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Virginia Tech News / Articles / 2004 / 09 

Professor named consulting fellow of the World Innovation Foundation

September 16, 2004

D.P.H. Hasselman, of Blacksburg, the Whittemore Professor of Engineering Emeritus in the College of Engineering at Virginia Tech, was named consulting fellow of the World Innovation Foundation (WIF), the second faculty member at Virginia Tech to be so honored.

The WIF, which has a worldwide membership of about 2,000, including some 60 Nobel Prize winners, provides independent consulting services to governments throughout the world on issues related to the development of science and technology.

Earlier in his career, Hasselman was presented with the John Jeppson Award with Gold Medal by the American Ceramic Society, the Humboldt Prize (Senior Scientist Award) by the German Government, and the International Thermal Conductivity Award by the ITC Conferences. He was elected to membership of the International Academy of Ceramics and was recently named "Highly-Cited Author" by the Society of Information Technology.

Hasselman received his bachelor’s degree from Queen’s University (Canada), a master’s degree from the University of British Columbia, and a Ph.D. from the University of California at Berkeley.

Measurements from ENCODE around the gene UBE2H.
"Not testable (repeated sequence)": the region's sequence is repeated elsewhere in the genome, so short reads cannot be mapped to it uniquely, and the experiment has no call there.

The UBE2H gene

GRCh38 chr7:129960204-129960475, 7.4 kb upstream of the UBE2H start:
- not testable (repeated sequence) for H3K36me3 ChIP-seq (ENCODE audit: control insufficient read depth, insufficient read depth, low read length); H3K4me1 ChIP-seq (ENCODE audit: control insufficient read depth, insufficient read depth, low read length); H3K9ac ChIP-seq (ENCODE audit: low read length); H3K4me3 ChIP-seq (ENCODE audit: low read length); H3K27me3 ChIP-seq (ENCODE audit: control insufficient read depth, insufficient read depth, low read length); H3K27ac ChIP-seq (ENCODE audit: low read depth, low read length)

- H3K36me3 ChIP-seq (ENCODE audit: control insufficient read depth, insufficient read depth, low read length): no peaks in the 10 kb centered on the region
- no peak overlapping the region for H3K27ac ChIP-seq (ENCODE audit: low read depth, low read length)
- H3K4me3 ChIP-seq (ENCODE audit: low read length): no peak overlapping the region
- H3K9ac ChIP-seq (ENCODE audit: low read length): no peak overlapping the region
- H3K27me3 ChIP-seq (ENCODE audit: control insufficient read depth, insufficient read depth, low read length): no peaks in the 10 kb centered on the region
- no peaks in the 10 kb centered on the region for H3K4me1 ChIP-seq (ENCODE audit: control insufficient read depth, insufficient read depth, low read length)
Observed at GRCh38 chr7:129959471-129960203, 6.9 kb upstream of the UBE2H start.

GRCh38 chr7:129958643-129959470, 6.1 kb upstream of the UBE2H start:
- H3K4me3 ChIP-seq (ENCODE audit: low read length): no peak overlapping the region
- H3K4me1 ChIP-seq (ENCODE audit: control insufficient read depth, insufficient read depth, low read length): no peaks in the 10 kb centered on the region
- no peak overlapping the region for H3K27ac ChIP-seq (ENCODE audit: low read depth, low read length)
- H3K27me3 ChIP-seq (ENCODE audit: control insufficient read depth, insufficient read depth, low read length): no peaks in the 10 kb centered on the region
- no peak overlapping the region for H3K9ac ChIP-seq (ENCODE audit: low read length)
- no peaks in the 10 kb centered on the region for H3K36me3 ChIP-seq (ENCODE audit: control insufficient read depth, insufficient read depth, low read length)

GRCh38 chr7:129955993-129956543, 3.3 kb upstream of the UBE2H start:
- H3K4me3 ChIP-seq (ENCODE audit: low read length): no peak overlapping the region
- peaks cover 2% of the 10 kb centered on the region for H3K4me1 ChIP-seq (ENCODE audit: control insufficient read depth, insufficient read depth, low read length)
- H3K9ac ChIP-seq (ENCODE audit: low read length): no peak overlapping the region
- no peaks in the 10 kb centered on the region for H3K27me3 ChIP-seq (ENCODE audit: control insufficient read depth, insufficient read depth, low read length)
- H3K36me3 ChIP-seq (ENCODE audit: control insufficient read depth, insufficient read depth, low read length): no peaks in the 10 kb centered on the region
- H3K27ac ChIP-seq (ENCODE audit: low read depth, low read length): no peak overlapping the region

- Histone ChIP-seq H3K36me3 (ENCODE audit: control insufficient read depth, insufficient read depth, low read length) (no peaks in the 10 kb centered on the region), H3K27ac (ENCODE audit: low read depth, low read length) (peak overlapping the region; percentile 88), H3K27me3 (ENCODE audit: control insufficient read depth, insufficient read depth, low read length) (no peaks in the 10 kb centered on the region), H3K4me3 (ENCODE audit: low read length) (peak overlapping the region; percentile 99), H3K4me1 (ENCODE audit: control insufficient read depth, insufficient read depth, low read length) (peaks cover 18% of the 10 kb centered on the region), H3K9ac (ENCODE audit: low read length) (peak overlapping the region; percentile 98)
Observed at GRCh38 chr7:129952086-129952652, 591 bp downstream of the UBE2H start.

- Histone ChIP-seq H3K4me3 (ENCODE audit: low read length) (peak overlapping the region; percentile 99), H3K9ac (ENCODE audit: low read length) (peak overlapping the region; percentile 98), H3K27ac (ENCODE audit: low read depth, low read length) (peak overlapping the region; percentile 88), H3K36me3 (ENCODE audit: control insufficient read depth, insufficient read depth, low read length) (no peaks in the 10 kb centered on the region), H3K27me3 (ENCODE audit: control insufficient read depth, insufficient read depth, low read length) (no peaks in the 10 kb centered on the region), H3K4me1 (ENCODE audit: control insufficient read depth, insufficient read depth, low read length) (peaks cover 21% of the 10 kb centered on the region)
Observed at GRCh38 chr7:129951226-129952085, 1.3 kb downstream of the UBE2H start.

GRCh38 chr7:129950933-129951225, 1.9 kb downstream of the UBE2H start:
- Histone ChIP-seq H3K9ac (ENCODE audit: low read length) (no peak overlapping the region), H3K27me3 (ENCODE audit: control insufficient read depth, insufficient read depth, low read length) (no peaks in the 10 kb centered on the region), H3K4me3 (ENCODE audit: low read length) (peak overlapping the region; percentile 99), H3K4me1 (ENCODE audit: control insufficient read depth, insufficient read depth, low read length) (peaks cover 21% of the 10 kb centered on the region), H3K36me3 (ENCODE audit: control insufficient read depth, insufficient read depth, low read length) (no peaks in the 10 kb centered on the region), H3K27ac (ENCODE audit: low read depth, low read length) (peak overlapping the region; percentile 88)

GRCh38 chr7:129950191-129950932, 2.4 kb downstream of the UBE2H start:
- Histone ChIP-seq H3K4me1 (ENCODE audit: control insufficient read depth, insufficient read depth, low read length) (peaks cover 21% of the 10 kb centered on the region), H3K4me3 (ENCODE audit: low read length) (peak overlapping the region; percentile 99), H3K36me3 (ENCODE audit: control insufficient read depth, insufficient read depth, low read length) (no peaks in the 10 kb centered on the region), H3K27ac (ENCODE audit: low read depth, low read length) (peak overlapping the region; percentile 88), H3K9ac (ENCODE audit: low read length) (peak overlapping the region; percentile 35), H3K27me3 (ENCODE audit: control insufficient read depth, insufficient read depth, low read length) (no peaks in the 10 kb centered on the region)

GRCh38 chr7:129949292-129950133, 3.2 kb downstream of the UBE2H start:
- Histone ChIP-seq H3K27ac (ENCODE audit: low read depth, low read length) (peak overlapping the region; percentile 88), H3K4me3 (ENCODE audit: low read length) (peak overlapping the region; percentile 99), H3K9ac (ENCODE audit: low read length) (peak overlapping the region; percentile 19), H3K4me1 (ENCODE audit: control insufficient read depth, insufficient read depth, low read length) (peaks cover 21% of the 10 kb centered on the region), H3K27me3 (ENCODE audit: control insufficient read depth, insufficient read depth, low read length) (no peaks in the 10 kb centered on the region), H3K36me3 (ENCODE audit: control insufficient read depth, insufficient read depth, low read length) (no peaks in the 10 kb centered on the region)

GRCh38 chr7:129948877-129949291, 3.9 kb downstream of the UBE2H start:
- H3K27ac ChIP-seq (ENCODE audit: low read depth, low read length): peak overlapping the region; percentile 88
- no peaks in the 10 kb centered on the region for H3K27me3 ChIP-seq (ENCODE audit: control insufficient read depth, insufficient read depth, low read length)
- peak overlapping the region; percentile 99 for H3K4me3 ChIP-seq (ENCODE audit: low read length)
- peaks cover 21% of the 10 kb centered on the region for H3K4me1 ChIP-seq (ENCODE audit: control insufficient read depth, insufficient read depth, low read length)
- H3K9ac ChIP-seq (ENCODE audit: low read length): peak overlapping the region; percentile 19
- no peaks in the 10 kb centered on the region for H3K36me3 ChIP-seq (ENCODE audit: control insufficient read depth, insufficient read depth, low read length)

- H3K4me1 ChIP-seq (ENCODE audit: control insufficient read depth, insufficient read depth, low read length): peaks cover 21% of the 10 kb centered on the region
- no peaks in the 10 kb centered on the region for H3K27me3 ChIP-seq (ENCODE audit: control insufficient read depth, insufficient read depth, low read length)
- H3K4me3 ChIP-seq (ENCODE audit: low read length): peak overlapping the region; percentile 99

The College of Engineering at Virginia Tech is internationally recognized for its excellence in 14 engineering disciplines and computer science. The college’s 5,600 undergraduates benefit from an innovative curriculum that provides a "hands-on, minds-on" approach to engineering education, complementing classroom instruction with two unique design-and-build facilities and a strong Cooperative Education Program. With more than 50 research centers and numerous laboratories, the college offers its 2,000 graduate students opportunities in advanced fields of study such as biomedical engineering, state-of-the-art microelectronics, and nanotechnology.

Founded in 1872 as a land-grant college, Virginia Tech has grown to become among the largest universities in the Commonwealth of Virginia. Today, Virginia Tech’s eight colleges are dedicated to putting knowledge to work through teaching, research, and outreach activities and to fulfilling its vision to be among the top research universities in the nation. At its 2,600-acre main campus located in Blacksburg and other campus centers in Northern Virginia, Southwest Virginia, Hampton Roads, Richmond, and Roanoke, Virginia Tech enrolls more than 28,000 full- and part-time undergraduate and graduate students from all 50 states and more than 100 countries in 180 academic degree programs.